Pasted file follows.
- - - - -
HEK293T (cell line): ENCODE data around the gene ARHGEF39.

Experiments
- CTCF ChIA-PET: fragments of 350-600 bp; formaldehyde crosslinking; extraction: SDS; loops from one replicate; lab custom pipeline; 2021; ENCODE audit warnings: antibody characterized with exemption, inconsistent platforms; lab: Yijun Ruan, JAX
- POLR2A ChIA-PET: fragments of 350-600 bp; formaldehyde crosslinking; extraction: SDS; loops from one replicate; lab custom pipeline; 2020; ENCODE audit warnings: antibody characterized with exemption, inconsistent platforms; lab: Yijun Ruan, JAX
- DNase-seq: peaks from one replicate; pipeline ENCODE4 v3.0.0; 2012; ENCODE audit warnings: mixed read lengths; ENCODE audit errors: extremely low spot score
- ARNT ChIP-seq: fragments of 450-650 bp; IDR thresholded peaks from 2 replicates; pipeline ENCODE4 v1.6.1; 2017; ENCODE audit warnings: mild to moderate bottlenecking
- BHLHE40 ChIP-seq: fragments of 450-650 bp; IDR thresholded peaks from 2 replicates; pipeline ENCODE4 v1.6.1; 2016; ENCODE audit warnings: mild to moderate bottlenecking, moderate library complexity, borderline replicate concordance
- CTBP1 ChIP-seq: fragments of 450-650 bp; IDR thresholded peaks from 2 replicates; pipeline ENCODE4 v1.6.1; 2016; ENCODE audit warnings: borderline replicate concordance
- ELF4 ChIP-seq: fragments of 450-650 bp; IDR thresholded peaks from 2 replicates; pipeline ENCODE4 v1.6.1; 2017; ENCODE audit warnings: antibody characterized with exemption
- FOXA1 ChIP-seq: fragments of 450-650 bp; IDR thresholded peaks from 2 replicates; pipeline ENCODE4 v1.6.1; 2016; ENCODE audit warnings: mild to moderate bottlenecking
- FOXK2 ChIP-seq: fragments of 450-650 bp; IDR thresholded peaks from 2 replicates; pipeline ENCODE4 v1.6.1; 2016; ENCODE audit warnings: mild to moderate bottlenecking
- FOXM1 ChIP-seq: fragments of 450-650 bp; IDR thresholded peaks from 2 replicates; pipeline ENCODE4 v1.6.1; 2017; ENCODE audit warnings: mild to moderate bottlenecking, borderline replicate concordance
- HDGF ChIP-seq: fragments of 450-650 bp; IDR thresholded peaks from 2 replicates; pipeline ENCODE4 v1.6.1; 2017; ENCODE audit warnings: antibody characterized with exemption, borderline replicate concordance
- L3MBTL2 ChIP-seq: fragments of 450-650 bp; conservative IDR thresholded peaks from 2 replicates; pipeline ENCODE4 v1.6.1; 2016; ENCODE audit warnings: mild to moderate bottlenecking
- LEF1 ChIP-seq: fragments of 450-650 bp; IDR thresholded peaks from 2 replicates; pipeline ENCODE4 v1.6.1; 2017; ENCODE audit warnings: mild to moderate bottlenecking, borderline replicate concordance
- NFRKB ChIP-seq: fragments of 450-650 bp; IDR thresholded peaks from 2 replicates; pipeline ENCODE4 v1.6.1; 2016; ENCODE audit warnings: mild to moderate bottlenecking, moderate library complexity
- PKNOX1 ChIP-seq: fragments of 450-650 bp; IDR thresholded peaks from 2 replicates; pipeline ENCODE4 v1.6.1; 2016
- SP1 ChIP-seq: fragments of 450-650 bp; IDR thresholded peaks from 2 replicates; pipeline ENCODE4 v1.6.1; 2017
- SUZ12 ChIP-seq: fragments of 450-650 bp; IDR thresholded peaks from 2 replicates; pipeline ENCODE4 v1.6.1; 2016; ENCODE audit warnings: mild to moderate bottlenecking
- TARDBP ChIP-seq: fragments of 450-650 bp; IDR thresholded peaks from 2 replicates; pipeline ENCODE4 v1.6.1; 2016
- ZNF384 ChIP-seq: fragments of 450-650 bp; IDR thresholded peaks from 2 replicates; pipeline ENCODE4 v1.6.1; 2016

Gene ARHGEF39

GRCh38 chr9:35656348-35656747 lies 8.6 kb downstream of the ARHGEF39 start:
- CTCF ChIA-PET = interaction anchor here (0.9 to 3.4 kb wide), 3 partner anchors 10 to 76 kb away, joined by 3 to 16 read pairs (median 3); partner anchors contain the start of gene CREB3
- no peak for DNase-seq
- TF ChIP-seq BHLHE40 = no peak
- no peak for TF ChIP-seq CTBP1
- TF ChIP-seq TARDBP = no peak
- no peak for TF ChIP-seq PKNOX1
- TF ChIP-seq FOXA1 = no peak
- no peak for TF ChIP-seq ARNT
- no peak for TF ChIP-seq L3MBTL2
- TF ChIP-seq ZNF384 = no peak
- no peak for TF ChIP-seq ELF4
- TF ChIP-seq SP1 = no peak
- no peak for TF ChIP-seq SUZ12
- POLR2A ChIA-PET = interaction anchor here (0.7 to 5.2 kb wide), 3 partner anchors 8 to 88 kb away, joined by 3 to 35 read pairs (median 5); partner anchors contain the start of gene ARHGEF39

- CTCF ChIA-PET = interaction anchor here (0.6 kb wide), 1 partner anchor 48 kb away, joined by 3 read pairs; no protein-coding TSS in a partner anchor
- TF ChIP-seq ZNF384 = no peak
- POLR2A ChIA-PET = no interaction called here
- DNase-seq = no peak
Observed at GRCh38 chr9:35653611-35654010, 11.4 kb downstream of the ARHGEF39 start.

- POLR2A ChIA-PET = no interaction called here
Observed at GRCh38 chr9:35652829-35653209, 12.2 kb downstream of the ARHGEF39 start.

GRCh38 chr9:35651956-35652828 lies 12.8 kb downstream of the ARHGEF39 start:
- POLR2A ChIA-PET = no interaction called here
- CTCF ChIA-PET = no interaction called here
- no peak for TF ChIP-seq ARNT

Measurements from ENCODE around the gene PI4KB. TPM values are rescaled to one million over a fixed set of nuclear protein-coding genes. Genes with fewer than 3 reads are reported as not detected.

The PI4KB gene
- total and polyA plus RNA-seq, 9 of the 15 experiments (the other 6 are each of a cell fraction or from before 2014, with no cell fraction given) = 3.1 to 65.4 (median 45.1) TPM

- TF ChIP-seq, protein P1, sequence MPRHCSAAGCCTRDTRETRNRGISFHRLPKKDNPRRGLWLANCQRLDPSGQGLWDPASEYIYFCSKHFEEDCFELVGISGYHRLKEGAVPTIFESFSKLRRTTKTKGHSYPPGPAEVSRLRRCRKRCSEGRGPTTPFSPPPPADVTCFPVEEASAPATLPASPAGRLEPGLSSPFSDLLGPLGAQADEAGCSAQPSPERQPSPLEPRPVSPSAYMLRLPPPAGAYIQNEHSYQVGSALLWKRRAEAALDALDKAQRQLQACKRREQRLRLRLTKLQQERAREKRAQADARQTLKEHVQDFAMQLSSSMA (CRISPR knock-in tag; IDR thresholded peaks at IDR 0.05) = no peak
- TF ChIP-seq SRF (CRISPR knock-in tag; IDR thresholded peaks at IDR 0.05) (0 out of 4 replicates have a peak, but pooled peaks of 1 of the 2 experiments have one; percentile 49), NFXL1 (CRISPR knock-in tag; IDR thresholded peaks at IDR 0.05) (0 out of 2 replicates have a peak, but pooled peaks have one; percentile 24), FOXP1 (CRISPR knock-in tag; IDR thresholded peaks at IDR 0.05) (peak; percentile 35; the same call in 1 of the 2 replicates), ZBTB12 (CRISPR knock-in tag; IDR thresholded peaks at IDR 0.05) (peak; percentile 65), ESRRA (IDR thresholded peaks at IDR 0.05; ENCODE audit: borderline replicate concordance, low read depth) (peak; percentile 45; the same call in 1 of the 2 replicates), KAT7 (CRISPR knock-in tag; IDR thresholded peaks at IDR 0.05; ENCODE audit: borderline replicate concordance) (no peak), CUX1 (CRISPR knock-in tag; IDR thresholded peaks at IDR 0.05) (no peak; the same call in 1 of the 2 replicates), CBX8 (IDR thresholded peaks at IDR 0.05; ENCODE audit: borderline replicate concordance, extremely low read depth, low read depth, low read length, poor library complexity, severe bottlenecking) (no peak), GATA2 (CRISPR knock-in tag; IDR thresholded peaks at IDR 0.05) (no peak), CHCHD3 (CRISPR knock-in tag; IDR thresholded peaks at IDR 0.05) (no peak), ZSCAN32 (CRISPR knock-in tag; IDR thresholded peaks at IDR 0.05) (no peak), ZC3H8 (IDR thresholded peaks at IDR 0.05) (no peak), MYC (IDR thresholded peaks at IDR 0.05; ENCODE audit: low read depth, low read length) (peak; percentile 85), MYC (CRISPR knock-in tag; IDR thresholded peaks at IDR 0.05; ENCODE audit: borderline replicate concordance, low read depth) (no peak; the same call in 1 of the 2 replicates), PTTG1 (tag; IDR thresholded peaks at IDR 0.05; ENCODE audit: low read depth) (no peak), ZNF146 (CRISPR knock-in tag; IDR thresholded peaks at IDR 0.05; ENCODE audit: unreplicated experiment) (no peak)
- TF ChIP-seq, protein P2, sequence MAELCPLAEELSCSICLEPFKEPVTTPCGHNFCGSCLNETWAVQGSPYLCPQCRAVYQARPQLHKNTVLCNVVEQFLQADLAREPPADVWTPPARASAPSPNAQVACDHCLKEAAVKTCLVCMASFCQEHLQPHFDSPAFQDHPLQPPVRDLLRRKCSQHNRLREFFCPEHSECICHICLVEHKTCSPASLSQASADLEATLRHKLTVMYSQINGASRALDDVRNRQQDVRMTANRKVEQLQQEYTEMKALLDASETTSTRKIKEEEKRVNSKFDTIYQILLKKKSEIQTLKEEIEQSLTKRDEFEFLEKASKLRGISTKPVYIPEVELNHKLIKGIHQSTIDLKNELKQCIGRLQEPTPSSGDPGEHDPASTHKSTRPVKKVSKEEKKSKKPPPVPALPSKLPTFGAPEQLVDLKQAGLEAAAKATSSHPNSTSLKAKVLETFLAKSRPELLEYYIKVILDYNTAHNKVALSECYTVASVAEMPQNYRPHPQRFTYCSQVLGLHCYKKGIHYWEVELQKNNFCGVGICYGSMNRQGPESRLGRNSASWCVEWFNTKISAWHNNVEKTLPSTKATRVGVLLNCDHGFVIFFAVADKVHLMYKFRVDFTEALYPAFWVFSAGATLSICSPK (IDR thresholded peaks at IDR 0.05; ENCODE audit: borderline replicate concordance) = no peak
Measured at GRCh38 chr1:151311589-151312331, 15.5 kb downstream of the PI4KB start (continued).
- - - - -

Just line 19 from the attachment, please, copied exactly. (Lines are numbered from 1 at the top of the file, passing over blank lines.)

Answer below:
- SUZ12 ChIP-seq: fragments of 450-650 bp; IDR thresholded peaks from 2 replicates; pipeline ENCODE4 v1.6.1; 2016; ENCODE audit warnings: mild to moderate bottlenecking